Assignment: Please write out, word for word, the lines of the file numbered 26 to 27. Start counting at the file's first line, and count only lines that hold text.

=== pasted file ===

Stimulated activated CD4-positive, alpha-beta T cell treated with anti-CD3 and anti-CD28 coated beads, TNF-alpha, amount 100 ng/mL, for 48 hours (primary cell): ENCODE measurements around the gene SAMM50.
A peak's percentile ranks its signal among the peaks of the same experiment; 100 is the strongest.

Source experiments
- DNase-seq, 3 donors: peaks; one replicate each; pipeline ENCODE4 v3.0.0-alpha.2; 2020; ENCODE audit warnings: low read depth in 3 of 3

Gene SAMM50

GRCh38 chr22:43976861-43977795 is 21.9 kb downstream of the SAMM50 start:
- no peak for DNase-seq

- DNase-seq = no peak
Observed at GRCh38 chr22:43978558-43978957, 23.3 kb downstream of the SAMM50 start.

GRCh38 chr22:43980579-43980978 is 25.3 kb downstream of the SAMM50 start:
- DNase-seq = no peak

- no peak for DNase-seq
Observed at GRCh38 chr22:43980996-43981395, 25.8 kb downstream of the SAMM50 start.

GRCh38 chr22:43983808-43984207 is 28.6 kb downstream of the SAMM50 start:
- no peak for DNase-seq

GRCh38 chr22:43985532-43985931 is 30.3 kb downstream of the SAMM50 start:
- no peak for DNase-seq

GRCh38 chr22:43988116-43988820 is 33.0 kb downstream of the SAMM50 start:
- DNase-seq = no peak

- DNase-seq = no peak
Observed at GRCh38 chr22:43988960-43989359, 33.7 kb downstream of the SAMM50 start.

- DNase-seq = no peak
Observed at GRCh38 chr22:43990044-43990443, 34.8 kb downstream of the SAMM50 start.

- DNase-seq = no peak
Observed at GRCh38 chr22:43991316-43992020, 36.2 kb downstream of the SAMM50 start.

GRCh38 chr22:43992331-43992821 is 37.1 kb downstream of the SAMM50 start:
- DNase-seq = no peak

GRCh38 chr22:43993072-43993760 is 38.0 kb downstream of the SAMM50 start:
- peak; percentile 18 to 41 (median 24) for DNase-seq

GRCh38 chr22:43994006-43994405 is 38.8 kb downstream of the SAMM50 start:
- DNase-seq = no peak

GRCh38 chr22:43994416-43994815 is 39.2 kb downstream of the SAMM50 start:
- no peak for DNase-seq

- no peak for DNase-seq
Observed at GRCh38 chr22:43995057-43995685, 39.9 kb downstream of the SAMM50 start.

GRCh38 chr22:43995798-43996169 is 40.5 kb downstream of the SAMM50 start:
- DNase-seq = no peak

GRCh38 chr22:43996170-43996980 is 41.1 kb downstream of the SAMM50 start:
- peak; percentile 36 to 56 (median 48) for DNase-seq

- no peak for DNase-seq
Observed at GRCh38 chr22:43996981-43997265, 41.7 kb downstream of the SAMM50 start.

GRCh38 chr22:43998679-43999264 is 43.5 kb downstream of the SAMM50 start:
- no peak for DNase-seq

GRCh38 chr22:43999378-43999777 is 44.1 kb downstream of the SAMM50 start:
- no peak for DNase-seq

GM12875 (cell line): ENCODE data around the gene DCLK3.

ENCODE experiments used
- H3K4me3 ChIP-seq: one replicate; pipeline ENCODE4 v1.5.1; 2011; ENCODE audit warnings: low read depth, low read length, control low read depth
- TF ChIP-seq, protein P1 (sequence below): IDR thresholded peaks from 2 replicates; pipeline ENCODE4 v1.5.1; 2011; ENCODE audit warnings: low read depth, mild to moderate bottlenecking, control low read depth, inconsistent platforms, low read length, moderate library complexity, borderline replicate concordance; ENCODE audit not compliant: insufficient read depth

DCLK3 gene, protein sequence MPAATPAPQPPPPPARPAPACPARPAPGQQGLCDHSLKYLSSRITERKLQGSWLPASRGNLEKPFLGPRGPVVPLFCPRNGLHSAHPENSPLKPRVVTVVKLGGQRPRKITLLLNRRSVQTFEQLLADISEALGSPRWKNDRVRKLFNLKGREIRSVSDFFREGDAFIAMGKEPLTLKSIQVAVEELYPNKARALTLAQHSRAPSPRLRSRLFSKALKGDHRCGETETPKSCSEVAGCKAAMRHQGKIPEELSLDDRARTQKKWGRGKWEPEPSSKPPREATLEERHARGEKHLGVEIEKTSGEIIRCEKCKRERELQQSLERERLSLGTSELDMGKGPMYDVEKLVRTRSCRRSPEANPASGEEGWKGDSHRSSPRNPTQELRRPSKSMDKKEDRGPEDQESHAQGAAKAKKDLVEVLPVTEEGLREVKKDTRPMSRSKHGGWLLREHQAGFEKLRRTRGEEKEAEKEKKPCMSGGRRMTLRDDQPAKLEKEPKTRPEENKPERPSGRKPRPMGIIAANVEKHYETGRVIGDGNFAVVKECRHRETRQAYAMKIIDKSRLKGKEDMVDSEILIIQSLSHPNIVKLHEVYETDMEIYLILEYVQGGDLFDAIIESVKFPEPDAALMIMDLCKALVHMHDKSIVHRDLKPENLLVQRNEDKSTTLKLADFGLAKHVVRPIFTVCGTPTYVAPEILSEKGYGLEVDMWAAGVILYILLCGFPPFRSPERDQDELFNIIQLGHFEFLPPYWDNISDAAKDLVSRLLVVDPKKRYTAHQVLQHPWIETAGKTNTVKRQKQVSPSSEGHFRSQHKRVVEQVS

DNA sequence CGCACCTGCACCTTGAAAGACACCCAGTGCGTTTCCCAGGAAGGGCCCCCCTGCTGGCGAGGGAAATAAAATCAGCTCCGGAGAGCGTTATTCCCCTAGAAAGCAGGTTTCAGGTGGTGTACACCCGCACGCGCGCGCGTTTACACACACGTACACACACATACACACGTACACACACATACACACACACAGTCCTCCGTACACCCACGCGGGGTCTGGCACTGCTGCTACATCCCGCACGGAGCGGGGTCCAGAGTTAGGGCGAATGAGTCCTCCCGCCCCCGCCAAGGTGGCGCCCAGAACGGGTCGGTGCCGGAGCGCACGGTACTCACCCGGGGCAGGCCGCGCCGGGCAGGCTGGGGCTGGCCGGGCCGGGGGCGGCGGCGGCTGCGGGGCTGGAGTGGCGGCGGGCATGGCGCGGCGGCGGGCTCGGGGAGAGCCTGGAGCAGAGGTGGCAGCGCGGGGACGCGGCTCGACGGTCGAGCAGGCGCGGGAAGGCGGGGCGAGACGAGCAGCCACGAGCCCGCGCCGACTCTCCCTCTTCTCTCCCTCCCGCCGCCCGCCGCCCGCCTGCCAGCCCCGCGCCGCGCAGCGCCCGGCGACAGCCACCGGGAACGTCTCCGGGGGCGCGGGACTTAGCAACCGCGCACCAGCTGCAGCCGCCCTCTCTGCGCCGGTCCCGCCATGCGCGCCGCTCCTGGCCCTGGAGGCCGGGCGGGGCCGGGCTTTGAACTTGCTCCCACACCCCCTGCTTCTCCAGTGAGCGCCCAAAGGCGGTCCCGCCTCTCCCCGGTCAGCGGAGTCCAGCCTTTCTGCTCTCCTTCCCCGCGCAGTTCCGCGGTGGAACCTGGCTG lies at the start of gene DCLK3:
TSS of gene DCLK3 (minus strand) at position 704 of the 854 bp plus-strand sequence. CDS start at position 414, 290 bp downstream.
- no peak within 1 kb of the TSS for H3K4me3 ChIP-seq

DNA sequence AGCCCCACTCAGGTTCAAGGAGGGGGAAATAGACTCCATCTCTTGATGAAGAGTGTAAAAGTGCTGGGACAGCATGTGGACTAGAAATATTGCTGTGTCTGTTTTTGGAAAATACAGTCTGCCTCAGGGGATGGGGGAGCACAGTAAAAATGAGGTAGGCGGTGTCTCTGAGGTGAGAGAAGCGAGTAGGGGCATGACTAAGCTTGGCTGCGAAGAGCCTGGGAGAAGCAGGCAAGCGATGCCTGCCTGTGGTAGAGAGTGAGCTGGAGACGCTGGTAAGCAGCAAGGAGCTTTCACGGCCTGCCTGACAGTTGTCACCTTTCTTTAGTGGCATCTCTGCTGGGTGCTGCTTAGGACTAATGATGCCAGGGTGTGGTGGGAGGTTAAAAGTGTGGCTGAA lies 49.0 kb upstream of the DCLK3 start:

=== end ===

GRCh38 chr22:43992331-43992821 is 37.1 kb downstream of the SAMM50 start:
- DNase-seq = no peak